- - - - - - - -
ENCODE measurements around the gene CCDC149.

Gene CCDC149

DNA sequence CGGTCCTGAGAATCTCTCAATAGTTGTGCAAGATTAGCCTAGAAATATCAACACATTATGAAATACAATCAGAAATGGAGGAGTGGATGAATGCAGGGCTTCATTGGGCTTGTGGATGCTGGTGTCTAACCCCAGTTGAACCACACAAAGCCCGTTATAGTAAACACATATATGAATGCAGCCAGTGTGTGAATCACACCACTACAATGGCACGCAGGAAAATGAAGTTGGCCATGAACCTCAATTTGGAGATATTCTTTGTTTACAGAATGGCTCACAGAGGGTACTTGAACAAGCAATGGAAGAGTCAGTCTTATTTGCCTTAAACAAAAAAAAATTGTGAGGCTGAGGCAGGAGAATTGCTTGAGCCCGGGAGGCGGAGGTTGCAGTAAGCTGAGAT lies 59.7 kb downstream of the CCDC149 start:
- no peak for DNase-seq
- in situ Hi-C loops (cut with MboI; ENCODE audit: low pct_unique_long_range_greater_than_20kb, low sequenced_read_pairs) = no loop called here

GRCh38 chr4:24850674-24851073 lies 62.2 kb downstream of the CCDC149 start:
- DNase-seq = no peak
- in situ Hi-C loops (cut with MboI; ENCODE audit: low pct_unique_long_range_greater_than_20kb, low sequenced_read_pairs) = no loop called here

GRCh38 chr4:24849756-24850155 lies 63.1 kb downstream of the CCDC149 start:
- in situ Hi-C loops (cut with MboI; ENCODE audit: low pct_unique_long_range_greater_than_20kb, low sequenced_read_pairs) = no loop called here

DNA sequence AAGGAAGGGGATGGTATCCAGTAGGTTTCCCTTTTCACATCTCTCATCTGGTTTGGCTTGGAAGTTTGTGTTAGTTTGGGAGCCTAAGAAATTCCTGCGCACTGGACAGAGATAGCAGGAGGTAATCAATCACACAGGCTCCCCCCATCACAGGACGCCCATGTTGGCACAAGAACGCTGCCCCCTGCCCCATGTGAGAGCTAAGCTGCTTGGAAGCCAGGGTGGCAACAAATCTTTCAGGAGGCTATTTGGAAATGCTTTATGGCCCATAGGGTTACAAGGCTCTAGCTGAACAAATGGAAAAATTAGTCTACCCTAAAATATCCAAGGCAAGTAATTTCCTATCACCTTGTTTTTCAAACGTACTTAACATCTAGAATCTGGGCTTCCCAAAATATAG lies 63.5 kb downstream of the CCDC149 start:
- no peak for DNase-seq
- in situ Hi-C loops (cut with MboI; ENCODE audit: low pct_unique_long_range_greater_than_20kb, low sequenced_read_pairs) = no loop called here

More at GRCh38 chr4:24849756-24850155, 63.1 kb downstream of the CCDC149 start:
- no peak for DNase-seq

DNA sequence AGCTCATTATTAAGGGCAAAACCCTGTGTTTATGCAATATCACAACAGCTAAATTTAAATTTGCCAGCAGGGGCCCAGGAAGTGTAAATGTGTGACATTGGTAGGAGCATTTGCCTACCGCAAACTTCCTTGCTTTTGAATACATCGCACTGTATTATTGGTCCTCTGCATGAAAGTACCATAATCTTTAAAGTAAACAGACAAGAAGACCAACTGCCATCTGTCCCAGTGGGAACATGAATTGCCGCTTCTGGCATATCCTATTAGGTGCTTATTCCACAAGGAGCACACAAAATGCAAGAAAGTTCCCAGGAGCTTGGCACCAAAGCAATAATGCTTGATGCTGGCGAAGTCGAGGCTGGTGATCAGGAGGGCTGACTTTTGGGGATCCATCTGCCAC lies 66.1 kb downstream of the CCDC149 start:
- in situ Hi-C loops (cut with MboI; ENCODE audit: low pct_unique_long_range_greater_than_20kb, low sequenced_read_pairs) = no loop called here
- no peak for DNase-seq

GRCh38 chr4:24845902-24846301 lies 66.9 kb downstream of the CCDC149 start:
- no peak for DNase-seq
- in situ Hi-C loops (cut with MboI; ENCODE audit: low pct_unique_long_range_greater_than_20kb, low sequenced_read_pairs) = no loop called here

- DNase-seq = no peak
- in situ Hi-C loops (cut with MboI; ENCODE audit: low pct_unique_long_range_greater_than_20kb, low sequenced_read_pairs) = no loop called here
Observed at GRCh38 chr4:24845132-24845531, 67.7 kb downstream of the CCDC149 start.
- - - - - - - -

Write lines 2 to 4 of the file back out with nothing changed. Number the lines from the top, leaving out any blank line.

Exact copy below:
Gene CCDC149

DNA sequence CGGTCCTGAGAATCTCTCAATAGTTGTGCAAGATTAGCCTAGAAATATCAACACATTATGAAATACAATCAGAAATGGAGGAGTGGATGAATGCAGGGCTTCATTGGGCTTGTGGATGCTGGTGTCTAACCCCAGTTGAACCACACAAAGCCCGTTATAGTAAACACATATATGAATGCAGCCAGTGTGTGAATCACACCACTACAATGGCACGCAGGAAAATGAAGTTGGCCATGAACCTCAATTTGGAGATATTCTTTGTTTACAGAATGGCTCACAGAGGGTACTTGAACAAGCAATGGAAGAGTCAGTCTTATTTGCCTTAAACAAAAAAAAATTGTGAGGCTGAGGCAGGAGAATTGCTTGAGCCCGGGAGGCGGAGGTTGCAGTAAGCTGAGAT lies 59.7 kb downstream of the CCDC149 start:
- no peak for DNase-seq